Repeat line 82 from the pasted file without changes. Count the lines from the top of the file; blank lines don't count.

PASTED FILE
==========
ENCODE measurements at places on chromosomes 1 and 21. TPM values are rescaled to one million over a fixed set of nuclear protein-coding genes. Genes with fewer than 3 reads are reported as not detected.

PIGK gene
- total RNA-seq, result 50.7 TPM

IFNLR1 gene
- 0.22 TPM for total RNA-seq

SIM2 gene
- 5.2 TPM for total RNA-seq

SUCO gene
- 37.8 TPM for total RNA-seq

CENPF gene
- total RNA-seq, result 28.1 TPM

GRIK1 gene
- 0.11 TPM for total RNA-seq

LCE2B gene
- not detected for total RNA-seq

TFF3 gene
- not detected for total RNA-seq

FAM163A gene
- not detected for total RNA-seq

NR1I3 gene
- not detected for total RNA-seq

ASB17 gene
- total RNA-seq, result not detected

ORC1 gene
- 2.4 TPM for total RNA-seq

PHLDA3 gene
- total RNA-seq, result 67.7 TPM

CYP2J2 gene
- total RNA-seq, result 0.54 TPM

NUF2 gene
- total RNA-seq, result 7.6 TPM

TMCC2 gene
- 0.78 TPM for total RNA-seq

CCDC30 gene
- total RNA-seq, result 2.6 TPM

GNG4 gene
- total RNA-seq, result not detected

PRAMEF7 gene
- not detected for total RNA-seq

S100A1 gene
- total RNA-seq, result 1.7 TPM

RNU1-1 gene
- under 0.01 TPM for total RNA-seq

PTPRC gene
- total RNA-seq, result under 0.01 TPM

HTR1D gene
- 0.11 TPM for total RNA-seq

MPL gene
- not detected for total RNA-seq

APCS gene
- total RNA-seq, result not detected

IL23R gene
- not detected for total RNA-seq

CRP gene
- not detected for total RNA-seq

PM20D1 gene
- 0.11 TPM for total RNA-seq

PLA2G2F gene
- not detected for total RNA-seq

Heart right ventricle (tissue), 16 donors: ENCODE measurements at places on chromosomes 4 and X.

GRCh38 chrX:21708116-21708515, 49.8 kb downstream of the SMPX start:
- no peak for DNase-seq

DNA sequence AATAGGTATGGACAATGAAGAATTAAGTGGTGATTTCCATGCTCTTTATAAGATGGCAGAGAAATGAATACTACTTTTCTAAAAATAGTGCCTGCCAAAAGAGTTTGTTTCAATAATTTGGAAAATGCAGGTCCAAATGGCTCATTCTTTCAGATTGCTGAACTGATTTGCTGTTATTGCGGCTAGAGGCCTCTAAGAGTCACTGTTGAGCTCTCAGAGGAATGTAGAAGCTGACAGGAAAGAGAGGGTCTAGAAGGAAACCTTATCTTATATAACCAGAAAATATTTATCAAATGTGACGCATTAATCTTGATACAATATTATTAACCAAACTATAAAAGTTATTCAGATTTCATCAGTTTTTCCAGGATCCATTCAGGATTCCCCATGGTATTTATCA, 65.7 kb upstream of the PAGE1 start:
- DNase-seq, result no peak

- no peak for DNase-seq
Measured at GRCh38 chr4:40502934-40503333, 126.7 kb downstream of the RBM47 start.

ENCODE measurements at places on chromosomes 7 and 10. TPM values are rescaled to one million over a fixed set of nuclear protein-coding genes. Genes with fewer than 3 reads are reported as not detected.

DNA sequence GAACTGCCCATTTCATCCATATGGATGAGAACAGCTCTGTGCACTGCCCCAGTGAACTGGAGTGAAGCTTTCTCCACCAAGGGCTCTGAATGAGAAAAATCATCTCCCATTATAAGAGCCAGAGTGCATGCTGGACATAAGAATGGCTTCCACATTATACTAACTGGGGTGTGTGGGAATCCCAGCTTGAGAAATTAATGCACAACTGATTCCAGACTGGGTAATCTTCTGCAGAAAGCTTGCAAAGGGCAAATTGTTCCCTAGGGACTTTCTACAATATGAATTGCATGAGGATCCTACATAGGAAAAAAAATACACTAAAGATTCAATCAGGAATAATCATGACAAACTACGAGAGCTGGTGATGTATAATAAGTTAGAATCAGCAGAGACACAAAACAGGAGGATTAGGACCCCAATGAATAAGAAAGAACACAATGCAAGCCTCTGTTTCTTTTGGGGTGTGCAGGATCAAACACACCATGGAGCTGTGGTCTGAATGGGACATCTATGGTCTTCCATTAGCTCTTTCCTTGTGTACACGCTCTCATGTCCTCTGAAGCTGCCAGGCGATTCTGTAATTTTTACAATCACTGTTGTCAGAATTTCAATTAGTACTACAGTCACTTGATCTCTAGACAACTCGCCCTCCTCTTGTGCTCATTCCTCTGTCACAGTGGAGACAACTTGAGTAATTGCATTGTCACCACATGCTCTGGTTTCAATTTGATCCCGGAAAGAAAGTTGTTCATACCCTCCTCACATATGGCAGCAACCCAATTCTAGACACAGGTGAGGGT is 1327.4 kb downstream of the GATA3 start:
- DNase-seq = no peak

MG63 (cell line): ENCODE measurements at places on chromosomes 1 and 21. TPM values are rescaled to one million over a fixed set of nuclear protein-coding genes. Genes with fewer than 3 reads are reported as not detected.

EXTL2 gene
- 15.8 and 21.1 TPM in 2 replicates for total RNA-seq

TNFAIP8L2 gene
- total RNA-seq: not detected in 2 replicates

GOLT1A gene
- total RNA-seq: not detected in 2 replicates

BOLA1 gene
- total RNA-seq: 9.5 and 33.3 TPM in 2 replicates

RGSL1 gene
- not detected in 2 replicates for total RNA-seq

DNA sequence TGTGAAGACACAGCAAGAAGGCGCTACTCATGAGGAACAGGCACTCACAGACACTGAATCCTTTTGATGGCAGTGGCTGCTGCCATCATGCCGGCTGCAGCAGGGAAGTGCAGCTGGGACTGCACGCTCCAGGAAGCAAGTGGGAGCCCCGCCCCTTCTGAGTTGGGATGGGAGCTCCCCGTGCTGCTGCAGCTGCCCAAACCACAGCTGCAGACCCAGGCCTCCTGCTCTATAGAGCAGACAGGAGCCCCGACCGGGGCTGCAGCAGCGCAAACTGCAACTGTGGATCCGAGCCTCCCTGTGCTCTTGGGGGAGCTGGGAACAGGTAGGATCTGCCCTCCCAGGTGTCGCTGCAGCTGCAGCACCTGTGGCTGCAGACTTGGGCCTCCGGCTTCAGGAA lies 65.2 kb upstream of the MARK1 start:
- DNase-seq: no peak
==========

- DNase-seq: no peak